• by hjf (703092) on Tuesday March 20, 2007 @04:10PM (#18421167) Homepage
    no. you're just wrong. I can see that you have never used wireless. My cousin lives in a regular latin american house. That is, brick and mortar. No drywall. There's no more than 30 feet to the access point, yet she has trouble to get signal. Sure, it's 2 walls away. But it's supposed to be convenient . It just doesn't work. And no, it's no crappy gear. It's a 200mW AP and a Centrino laptop (awhich are supposed to be the best wireless cards around). The other day I wasn't getting ANY signal, on the spot where she uses it all the time. Guess what I found? There was a BOTTLE OF WATER 2 feet away from the computer. I moved that bottle and it worked. That means wireless is NOT practical. No. It's not practical to need to install high gain antennas and range extenders everywhere. They are pretty expensive, too (remember: we are in the third world). And you need outlets all over the place. And don't get me started on how wireles works in my house (a two story house, all brick).
  • by fyrewulff (702920) on Tuesday March 20, 2007 @05:14PM (#18422101)
    Almost every house in Omaha is already photographed and can be pulled up from the Douglas County Assessor's website. If also available, you can get the floorplan for the house, see it's last appraised worth, etc.

    The photographs are always taken from the street and you never see people in them. The only name attached to the files are the owners of the property. Heck, my mom's house is 75% covered by the tree in front of it - even though they took the picture at an angle.

    When I worked at the library, we used this site to look up people that did not have a ID with an address inside the county but owned property inside the county, which qualified them for a free library card.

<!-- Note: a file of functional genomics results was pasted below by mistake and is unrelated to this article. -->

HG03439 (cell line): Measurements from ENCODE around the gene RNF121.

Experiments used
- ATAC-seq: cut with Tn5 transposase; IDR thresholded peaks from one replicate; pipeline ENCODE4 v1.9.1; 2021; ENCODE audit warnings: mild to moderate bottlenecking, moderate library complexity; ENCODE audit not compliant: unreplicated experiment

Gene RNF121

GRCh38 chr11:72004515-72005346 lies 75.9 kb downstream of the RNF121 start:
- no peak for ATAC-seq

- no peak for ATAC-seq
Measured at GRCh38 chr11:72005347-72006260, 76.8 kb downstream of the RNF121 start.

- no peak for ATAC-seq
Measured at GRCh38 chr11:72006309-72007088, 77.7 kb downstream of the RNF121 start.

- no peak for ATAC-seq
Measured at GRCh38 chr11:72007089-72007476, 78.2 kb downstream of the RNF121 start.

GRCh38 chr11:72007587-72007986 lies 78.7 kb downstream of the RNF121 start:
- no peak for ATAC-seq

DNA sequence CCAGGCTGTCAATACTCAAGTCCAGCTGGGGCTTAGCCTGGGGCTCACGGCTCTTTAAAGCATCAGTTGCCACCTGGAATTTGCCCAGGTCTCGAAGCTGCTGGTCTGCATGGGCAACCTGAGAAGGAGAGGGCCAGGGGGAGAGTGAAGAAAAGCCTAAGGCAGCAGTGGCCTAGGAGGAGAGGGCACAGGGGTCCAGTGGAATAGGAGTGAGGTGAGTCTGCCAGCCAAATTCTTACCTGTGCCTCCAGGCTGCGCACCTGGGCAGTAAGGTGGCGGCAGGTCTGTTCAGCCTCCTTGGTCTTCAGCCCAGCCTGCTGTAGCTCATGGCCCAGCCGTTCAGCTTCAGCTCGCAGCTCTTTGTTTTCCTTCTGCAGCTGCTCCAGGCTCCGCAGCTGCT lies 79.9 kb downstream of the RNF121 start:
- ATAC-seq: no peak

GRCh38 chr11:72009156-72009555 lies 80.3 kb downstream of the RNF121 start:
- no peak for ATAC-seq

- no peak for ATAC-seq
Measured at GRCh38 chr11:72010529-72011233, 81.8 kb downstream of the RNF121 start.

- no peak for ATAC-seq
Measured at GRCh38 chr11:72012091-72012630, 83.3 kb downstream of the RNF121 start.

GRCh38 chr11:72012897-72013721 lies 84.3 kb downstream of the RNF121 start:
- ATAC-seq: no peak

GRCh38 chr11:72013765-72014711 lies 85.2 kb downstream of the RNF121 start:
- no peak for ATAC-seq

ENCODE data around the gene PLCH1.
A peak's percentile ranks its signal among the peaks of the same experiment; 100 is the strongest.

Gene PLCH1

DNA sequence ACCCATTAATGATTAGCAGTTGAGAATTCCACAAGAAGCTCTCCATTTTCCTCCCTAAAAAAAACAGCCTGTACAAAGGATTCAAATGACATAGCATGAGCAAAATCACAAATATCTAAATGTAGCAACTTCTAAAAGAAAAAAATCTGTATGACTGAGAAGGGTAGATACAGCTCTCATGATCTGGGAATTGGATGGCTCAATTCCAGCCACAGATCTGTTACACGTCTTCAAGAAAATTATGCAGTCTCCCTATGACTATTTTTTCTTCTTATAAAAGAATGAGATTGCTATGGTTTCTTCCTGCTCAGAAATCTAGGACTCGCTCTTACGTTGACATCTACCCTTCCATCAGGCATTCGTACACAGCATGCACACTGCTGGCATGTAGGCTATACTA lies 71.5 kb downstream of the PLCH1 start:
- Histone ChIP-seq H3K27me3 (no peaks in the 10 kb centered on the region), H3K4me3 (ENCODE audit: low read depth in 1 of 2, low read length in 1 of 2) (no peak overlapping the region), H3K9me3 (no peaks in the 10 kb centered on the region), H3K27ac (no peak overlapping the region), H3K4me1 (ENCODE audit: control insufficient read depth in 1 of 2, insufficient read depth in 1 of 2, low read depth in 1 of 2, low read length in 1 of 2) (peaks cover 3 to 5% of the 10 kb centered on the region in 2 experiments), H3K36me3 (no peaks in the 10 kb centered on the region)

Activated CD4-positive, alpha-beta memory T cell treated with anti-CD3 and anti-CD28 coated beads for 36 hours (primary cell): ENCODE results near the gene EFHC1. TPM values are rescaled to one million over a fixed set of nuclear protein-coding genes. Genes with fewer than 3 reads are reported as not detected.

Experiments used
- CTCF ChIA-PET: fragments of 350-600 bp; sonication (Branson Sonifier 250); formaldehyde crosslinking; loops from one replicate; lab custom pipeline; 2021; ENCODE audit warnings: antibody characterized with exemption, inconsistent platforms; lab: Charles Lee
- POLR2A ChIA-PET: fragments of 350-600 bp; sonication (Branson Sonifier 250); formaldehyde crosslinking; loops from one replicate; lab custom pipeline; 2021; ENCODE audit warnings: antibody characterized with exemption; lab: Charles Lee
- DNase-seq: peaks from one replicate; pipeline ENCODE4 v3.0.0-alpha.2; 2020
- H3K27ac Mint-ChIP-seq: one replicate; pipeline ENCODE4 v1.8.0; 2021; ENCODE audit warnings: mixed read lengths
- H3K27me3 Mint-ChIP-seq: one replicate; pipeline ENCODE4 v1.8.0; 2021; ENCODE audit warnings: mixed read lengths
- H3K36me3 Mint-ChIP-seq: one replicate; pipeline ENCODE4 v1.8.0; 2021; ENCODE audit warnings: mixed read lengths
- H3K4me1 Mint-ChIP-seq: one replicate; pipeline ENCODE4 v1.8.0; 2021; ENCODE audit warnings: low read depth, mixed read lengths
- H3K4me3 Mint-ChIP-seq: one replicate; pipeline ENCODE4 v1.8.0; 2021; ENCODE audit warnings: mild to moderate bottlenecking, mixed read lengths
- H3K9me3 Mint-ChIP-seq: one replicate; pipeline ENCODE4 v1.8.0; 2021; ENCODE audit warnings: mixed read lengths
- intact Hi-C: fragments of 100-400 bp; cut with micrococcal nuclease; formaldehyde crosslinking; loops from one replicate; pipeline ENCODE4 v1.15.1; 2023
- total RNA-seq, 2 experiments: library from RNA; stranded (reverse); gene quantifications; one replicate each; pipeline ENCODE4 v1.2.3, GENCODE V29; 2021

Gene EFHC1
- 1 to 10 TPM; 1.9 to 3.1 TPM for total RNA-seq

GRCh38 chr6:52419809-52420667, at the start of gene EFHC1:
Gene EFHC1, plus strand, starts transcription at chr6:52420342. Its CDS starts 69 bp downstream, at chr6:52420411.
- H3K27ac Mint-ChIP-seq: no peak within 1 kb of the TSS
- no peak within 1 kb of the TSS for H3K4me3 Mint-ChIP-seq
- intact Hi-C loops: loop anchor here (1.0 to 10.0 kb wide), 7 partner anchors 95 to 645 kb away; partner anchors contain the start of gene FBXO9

• by The Darkness (33231) on Tuesday March 20, 2007 @08:15PM (#18423773) Homepage
    Installing 25km outdoor wifi links is a different beast from getting wireless working in a home. I've helped set up many in home wireless networks and even helped debug situations like yours. It's not just the AP; the quality of the antenna on the mobile device can have a large effect on the distance it can roam.

    You know that the marketing people are going to take numbers from a "straight through the air-gap drywall" test where the line from the AP to the Wireless card is perpendicular to the line of the wall. Realistically speaking when those lines aren't perpendicular the signal has to travel through more material than just the thickness of the wall. Add that to the material that composes the walls of your home and it's a recipe for failure in your house. That doesn't make it bad for everyone, just you in your situation.

    If you really want wireless then you're probably going to be better off with one or more APs per floor and then wiring them together. If you're against wiring them you could try using a mesh if you can get line of sight between a couple of them. I'd want at least two access points in a 2000 sq ft house to ensure yard access. I'd probably want three or more in a 4000 sq ft home.